Early sports specialisation in children

Is early sports specialisation in children a good thing? Why do we do it … and what are the risks?

Participation in sports is very important for young people and the beneficial effects for physical and mental wellbeing have been thoroughly documented, but the extent to which young people specialise in a single sport and the age at which they specialise is a matter of some controversy.

A growing number of children are specialising in a single sport at an early age. As a parent, early specialisation is an enticing way to train children. The obvious benefits are that children respond very quickly to exercise and make dramatic improvements in their sporting performance, and confidence, at an early age. Coaches who see big improvements in a young athletes performance as their training schedules increases sometimes encourage early specialisation. It is easy to see why, when their athletes win with increasing frequency.

The reality, however, is that only 0.05% of teenage athletes will make it as professional athletes. And – with a very few exceptions, like gymnastics – children who specialise early are no more likely to make it to the top 50 in the world. In fact, there is evidence to suggest that whilst early specialisers may reach milestones earlier, it’s the late specialisers who go on to have the most successful sporting careers as adults. So while many parents believe they are giving their children a head start with intensive single sport training, the opposite may in fact be true.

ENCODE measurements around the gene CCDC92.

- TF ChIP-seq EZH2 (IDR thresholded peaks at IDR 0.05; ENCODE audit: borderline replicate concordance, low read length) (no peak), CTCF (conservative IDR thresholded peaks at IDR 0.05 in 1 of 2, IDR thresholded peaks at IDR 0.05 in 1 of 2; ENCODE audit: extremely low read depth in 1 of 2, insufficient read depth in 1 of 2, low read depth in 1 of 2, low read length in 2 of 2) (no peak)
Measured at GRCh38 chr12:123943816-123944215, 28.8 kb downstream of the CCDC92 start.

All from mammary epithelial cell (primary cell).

The potential problems with early specialisation have been discussed in research literature (Mostafavifar et al 2013) and include; reduced acquisition of global motor skills, burn out, increased risk of injury and a reduced confidence to participate in other forms of exercise when they decide to drop the sport in question in adolescence.

1. As children specialise in a single sport they finely tune the movement patterns of that sport, but lose out on the multidirectional stimulus of a more rounded programme. Research has shown that children who specialise in single sport at an early age lack gross motor coordination skills when compared with their peers.

2. Increased susceptibility to injury. ‘The three sport athlete avoids injury’. This phrase relates to the way in which multiple sports utilise many different movement patterns and develop muscular strength and endurance. Single sport participation can lead to overload on the tissues specific to that sport and underload (or shadow) the tissues that are not heavily involved. The underloaded structures become weak and the overloaded tissue becomes susceptible to injury. Up to 50% of all injuries seen in paediatric sports medicine are related to overuse injuries.

The American Academy of Paediatrics recommends that “young athletes should participate in sports at a level consistent with their abilities and interests and pushing children beyond these limits is discouraged, as is specialisation in a single sport before adolescence”.

A variety of sports are needed for the young athlete to develop proper motor skills, multidirectional flexibility and global strength and endurance. When you consider these factors it is not surprising that most elite athletes are often those who specialised in sports later in life (Moesche et al. 2011).

The reality is that most of our children will not become professional athletes. The goal then for these children might be to learn a diverse selection of sporting activities that they can enjoy as adults. Participating in these activities as children gives them the confidence and physical skills they will need to become active adults, with all the associated advantages in mental and physical wellbeing.

So whether we are hoping to rear the next olympic champion or an adult who can put their hand to a wide range of recreational sports, is it time to think again about early sports specialisation?